Hospital nears settlement of lawsuit over doctor pay
KALISPELL, Mont. (AP) — A hospital that is accused of paying some of its physicians at above-market rates in exchange for patient referrals to in-house services is nearing a settlement.
Kalispell Regional Healthcare has reached a “settlement in principle” involving a whistleblower lawsuit and has booked a $21.5 million regulatory expense, including $1.5 million in legal fees, as a reserve this fiscal year, the Flathead Beacon reported Tuesday. The proposed settlement still must be approved by a federal judge before the complaint is dismissed.
The recently unsealed complaint was filed by Jon Mohatt, the hospital’s physician network chief financial officer. It argues that the practice enriched senior executives and specialist physicians and could have negatively affected patient care.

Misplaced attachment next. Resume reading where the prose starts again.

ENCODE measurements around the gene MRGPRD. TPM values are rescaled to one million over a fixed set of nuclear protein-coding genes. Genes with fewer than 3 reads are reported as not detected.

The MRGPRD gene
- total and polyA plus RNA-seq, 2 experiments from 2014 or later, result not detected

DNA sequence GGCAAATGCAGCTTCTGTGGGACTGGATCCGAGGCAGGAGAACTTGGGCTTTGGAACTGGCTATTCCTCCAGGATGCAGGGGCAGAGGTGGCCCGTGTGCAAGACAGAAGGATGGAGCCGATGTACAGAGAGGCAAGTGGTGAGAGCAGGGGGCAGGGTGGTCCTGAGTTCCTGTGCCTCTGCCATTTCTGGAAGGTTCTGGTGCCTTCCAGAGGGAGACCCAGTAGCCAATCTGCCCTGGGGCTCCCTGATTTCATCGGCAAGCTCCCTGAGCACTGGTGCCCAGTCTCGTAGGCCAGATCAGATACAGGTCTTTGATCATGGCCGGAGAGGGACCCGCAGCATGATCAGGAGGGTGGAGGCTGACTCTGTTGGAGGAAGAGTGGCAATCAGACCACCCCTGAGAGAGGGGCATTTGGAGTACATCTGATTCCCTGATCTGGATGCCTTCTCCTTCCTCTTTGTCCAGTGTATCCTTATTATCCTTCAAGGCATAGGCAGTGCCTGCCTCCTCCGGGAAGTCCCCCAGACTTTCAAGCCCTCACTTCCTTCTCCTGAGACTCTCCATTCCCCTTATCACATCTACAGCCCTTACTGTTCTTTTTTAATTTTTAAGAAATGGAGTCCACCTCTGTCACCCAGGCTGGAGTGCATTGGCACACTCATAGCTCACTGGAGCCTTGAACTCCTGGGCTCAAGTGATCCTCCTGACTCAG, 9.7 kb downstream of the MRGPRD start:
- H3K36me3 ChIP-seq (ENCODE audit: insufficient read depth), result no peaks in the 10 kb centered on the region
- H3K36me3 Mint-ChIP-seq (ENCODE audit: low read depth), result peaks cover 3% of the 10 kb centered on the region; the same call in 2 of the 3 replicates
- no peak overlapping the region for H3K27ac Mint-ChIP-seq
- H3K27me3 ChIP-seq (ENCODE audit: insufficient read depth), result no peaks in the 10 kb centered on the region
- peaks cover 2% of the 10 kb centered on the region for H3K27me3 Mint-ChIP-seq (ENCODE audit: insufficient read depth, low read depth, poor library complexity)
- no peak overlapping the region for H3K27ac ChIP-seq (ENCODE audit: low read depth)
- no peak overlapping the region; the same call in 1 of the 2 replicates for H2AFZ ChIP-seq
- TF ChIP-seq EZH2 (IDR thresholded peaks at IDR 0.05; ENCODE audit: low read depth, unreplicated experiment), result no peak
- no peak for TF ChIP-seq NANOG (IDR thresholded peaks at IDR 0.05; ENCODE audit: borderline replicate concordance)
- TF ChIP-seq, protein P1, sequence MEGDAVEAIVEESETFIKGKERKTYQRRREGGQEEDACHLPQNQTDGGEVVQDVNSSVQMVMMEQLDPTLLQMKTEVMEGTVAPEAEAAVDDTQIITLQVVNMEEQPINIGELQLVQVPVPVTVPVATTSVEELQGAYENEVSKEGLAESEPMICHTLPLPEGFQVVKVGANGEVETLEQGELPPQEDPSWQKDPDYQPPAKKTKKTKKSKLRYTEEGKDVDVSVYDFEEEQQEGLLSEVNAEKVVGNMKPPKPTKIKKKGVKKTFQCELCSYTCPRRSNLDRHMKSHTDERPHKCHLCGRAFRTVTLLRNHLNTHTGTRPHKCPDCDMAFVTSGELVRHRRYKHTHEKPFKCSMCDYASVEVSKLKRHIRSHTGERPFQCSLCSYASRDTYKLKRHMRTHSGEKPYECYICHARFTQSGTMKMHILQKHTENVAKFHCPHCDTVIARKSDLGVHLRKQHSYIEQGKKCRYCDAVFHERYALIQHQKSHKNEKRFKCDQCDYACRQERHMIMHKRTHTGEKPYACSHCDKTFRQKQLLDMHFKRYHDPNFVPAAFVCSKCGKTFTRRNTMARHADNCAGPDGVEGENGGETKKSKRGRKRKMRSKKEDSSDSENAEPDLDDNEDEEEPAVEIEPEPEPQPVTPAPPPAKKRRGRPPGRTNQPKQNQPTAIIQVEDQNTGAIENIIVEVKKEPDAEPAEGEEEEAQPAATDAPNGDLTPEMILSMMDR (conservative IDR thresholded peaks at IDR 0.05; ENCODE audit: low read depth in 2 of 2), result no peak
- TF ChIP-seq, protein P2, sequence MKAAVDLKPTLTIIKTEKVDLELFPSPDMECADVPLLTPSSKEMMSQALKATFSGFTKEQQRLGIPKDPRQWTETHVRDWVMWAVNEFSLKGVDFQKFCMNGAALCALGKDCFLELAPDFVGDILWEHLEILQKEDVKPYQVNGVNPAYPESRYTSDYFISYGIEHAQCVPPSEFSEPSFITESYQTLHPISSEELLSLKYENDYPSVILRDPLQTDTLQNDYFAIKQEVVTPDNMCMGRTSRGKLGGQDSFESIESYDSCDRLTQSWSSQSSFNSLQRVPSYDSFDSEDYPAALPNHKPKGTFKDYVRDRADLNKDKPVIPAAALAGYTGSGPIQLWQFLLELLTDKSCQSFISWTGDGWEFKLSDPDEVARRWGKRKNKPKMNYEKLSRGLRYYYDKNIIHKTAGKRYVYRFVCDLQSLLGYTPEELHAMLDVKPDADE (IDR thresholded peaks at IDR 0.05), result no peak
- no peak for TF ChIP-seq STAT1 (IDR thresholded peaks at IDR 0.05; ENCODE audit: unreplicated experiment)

The hospital, which disputes the allegations, must participate in a mandatory compliance program as part of the proposed settlement. The program would impose new duties on staff to monitor, report and certify that the hospital’s financial arrangements with physicians meet federal requirements involving health care programs like Medicare and Medicaid.
“They’ve got to play by the rules going forward now,” said James Alderson, the CFO at North Valley Hospital in the 1990s and who also was involved in a whistleblower lawsuit. “It’s not just pay the fine and go back to business as usual. Otherwise they could be excluded from Medicare. That’s the hammer the government has, and it’s a big hammer.”
All of the allegations against Kalispell Regional Healthcare stem from former president and CEO Velinda Stevens’ tenure, before Pamela Robertson took over in October. Stevens died in January 2017.
Information from: Flathead Beacon, http://www.flatheadbeacon.com